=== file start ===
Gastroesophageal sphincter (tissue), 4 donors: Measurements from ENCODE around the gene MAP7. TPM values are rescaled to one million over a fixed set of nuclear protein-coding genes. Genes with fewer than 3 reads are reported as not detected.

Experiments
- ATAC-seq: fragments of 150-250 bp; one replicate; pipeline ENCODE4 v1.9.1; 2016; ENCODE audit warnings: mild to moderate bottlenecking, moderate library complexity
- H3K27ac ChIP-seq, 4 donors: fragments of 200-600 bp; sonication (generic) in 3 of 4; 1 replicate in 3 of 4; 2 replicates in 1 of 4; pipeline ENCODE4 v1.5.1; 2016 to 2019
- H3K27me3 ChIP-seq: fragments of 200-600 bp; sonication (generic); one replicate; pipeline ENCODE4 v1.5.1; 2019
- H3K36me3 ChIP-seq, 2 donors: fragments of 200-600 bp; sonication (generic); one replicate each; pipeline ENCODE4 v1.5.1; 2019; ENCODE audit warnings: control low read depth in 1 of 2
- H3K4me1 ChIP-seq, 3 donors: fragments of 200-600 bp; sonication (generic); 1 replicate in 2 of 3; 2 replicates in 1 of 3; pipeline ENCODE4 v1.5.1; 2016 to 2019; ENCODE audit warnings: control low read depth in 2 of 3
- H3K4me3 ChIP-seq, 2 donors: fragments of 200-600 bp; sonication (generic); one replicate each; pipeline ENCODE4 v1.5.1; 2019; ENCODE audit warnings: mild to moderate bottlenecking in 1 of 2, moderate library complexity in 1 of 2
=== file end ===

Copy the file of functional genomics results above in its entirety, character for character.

Gastroesophageal sphincter (tissue), 4 donors: Measurements from ENCODE around the gene MAP7. TPM values are rescaled to one million over a fixed set of nuclear protein-coding genes. Genes with fewer than 3 reads are reported as not detected.

Experiments
- ATAC-seq: fragments of 150-250 bp; one replicate; pipeline ENCODE4 v1.9.1; 2016; ENCODE audit warnings: mild to moderate bottlenecking, moderate library complexity
- H3K27ac ChIP-seq, 4 donors: fragments of 200-600 bp; sonication (generic) in 3 of 4; 1 replicate in 3 of 4; 2 replicates in 1 of 4; pipeline ENCODE4 v1.5.1; 2016 to 2019
- H3K27me3 ChIP-seq: fragments of 200-600 bp; sonication (generic); one replicate; pipeline ENCODE4 v1.5.1; 2019
- H3K36me3 ChIP-seq, 2 donors: fragments of 200-600 bp; sonication (generic); one replicate each; pipeline ENCODE4 v1.5.1; 2019; ENCODE audit warnings: control low read depth in 1 of 2
- H3K4me1 ChIP-seq, 3 donors: fragments of 200-600 bp; sonication (generic); 1 replicate in 2 of 3; 2 replicates in 1 of 3; pipeline ENCODE4 v1.5.1; 2016 to 2019; ENCODE audit warnings: control low read depth in 2 of 3
- H3K4me3 ChIP-seq, 2 donors: fragments of 200-600 bp; sonication (generic); one replicate each; pipeline ENCODE4 v1.5.1; 2019; ENCODE audit warnings: mild to moderate bottlenecking in 1 of 2, moderate library complexity in 1 of 2